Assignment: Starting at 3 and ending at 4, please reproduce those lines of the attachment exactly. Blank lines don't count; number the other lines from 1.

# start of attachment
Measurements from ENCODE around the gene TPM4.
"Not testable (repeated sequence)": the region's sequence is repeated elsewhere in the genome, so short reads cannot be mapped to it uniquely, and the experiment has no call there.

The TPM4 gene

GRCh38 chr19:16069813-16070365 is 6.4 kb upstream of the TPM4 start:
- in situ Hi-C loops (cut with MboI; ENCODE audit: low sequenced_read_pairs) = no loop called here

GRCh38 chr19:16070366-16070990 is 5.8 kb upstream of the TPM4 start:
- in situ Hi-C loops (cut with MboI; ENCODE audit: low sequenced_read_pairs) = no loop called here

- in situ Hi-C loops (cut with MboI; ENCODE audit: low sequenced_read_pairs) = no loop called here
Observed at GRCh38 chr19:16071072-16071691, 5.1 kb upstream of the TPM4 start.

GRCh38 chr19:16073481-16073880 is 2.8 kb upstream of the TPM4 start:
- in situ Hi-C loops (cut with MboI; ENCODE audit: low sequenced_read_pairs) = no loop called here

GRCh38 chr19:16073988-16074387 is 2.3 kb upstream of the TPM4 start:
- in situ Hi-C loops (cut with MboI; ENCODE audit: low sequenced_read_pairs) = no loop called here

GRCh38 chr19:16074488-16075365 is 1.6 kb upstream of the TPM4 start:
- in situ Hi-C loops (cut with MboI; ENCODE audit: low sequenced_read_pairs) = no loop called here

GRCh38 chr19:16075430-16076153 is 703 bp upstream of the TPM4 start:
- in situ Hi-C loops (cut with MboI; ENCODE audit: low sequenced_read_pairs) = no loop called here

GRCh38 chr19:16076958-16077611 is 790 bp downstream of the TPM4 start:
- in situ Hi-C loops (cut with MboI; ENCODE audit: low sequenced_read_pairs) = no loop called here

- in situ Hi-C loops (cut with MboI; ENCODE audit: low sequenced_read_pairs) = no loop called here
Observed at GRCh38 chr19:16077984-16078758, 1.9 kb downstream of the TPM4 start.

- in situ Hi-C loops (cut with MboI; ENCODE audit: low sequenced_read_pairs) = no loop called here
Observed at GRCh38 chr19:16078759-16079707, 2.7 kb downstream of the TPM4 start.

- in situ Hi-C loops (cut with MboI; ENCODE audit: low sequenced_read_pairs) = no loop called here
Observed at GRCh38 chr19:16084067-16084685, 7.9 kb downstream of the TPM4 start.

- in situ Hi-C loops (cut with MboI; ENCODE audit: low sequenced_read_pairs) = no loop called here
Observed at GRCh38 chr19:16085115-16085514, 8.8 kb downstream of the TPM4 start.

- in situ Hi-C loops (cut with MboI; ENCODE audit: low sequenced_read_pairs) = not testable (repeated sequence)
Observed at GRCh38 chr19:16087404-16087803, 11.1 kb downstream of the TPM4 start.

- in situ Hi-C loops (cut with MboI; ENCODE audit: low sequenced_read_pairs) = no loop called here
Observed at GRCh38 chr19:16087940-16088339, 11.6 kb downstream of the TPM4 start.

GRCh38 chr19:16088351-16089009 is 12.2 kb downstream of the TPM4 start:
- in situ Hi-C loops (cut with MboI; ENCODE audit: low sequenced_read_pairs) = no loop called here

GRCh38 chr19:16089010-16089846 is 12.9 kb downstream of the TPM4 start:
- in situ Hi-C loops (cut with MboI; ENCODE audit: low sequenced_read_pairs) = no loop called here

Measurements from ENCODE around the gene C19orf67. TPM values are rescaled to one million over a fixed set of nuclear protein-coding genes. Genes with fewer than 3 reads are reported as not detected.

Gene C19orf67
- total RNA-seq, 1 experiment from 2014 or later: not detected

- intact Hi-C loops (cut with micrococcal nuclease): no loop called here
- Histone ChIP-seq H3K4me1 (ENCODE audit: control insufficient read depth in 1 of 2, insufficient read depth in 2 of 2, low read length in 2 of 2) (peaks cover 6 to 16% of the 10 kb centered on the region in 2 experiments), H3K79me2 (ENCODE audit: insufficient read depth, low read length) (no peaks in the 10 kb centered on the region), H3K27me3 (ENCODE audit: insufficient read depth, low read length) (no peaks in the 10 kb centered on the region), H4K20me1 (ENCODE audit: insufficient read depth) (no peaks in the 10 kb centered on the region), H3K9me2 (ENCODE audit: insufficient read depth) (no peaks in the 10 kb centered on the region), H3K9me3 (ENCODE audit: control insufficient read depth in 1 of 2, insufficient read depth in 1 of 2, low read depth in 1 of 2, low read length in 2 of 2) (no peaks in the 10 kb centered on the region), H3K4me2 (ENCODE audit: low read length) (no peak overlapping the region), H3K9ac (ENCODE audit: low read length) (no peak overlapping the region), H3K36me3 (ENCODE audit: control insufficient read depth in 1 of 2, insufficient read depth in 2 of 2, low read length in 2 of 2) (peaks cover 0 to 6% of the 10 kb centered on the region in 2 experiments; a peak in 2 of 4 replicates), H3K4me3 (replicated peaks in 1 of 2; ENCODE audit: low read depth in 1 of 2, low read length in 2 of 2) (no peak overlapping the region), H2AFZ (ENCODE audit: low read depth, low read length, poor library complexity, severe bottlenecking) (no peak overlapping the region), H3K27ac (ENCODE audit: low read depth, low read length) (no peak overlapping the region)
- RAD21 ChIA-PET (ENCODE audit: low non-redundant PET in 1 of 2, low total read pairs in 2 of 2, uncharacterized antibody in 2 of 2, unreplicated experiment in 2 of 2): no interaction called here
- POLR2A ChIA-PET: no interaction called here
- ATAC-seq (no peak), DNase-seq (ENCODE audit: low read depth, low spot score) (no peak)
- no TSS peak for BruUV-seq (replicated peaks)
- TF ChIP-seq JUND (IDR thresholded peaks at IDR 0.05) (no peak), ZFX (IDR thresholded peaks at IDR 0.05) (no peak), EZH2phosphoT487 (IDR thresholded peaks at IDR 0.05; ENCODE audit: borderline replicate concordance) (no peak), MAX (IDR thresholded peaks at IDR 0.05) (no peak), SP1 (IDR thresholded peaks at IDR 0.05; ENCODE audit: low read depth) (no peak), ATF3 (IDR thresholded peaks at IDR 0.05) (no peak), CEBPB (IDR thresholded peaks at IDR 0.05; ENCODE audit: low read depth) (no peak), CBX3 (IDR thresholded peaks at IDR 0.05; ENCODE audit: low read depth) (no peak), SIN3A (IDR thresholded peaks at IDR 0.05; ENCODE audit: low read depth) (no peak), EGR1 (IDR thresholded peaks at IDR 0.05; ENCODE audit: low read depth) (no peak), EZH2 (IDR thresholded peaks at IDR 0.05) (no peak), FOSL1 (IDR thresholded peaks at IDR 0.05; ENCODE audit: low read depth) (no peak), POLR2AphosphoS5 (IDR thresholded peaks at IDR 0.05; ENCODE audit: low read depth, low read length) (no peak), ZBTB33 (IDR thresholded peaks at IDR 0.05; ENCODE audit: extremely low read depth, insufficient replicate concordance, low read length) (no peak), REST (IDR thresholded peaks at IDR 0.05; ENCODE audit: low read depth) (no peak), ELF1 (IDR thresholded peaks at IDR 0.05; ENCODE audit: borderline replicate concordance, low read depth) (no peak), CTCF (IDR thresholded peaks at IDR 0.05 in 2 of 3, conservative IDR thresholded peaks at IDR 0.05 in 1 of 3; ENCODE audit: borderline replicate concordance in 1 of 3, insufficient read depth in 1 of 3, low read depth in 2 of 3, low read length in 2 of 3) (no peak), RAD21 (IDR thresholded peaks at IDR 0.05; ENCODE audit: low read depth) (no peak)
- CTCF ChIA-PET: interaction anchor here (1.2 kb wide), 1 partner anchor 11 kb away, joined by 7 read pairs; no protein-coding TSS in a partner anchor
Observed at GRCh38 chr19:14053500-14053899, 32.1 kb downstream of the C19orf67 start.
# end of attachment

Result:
The TPM4 gene

GRCh38 chr19:16069813-16070365 is 6.4 kb upstream of the TPM4 start: